A few start-ups believe the time has come to bring stock market-like efficiency to the online ad buying process.
Finding the most value for available ad inventory has always been a problem for publishers, and advertisers are of course interested in getting the best deal when they make a buy. Several companies, including Right Media and AdECN, have begun to address this problem by creating auction-style exchanges to facilitate transactions between advertisers and media buyers.
"We're seeing lots of new inventory being created, and a lot more money flowing in once the pockets of inefficiency are removed," Right Media CEO Michael Walrath told ClickZ.
The Right Media Exchange (RMX) auctions every ad in real-time to the highest bidder. Online ad networks participate in the exchange by putting their publishers' remnant inventory up for sale, and by buying relevant inventory on behalf of their advertisers. Publishers and advertisers don't participate directly in RMX, but are instead represented by ad networks.
Without an ad exchange, unsold inventory today is sometimes passed through multiple ad networks to find avails, with each network along the path taking a cut. RMX is designed to keep that from happening by identifying the inventory that offers the most efficient path, providing the highest ROI, and otherwise delivering the most value to the advertiser and publisher, Walrath said.
Right Media's Yield Manager product is the interface for ad networks to buy and sell inventory on the exchange. The company also offers tools for publishers to create a private exchange and link it to RMX, or to sell their ad inventory on RMX as well as manage inventory sold elsewhere. It also has a similar tool for buyers to manage all of their campaigns, both on and off the exchange, in one place.
More than 50 ad networks representing 2,900 advertisers and 7,900 publishers are using the exchange already; numbers that have been growing steadily for the past 15 months, according to Walrath.
Online advertising exchange AdECN is not quite as far along. It's currently running with only one ad network, Experclick, in which it holds a controlling interest. It was necessary to create Experclick as a proof of concept for AdECN, according to CEO Bill Urschel, but the company is examining ownership options for Experclick once AdECN invites other networks to the exchange next month.
"It's important that we keep the two separate in order to avoid any conflicts and remain neutral," he said. "I expect we'll spin it off soon."
Another key to maintaining neutrality is its pricing model, Urschel said. AdECN charges participants a flat fee per transaction, so it remains a disinterested party in the deal, and has no incentive to favor one ad network over another.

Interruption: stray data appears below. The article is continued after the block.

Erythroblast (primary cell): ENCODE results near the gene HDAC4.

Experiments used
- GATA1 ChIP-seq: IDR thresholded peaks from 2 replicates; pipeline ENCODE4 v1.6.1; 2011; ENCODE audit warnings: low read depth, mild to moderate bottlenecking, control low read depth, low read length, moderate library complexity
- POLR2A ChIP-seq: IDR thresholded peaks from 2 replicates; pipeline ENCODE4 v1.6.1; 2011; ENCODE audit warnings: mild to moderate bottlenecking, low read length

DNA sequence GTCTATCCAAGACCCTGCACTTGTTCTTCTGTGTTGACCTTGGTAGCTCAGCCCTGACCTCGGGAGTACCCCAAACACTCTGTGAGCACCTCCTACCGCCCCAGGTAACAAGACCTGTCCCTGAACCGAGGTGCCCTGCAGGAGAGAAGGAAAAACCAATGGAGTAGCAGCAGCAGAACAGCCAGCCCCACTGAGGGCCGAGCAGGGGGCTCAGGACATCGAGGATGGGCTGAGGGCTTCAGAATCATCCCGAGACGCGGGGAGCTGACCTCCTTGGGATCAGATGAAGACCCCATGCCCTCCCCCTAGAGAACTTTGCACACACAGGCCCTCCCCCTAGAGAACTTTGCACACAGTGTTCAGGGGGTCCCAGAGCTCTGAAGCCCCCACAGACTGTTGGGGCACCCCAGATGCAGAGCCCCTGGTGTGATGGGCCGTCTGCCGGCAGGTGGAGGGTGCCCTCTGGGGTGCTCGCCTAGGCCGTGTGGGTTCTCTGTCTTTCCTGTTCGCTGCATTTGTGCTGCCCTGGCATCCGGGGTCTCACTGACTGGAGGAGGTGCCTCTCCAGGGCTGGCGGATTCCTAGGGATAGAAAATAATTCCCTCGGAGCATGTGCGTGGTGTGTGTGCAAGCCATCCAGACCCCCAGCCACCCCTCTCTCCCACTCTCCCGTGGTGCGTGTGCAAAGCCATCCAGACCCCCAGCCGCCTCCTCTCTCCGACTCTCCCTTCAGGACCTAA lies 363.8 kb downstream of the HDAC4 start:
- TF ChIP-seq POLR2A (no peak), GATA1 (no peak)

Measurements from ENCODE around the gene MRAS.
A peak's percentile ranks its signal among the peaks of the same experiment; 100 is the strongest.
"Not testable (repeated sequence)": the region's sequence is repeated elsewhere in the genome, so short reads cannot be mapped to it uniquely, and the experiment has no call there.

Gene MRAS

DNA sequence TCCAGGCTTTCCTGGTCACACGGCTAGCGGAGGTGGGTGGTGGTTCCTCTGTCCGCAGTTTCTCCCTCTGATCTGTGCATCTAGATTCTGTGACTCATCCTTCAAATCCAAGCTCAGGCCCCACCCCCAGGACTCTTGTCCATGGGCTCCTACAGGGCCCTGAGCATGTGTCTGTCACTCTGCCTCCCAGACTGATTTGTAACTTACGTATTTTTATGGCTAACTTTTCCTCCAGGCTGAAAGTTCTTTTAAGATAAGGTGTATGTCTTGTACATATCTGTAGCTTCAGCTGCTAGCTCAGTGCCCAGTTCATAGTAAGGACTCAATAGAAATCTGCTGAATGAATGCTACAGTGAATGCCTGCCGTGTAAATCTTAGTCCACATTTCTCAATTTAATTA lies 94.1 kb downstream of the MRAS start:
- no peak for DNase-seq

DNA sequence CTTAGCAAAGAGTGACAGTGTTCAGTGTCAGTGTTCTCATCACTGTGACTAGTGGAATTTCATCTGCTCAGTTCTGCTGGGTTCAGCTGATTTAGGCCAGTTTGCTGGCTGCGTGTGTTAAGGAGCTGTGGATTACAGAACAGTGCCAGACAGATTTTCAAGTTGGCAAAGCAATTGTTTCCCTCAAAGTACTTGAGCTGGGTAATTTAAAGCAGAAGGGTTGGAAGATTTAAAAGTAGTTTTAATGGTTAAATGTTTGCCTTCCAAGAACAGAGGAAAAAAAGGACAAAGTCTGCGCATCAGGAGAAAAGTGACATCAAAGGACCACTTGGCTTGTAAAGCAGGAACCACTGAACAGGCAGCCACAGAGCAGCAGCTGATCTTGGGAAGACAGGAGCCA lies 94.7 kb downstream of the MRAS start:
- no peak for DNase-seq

Like Right Media, AdECN does not do business directly with advertisers or publishers; it works instead with ad networks, ad brokers, and a few ad agencies that maintain relationships with buyers and sellers, acting as a network themselves. Urschel likens it to a stock exchange, where buyers and sellers work through a broker.
AdECN, through Experclick's network, currently supports five IAB-standard in-page units and a pop-under format. It does not allow ads with adult content, and publishers working with a participating network are able to exclude ads by category.
The AdECN model lets advertisers decide up-front how much they're willing to pay and only delivers ads when those requirements are met. AdECN also monitors individual placements on publisher sites, and will adjust an advertiser's bid downward if it determines that a given position is worth less than others, such as being at the bottom of a page or surrounded by other ads.
"It's one thing to create a liquid market, but it still needs to be a fair market," Urschel said. "The spot where the ad appears needs to be up to par, so we keep a history of every spot and compare it with its peers before allowing the ad to go through."
Publishers benefit because they are assured of getting the highest price an advertiser is willing to pay at the time for their inventory, and can even end up selling more inventory in smaller chunks than they would ordinarily, Urschel said. Publishers also have a safety net, in that they can choose a back-up provider of ads if their requirements are not met at a given time by an AdECN-brokered ad.
The exchange model will not cut out ad networks, as long as they are providing value, both Walrath and Urschel insist.
"It holds networks accountable to a value standard. If they're taking more margin than they're providing in value, they'll get disintermediated," Walrath said. "If the ad network is creating value, they'll get more business from the exchange."
"We're not going to change the way good ad networks do business," Urschel said. "Extraneous middlemen will suffer. If there's no value-add, and they're just brokering a deal, that's not bringing anything to the table."
Ad networks can provide value and benefit by participating in RMX in many ways, Walrath said, including offering advanced targeting, reporting and optimization; or packaging inventory creatively to improve revenue optimization for publishers.
Support for creating these kinds of exchanges for ads has been growing. Walmart, HP, Microsoft and several others are reportedly exploring an online marketplace for TV ads through eBay.
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Kevin Newcomb joined ClickZ in August 2004, covering search marketing and other online marketing topics. He has been reporting on web-based businesses since 2000.
Before the bubble burst, Kevin was a marketing manager for an online computer reseller, handling copywriting, e-mail marketing, search marketing and running the affiliate program.
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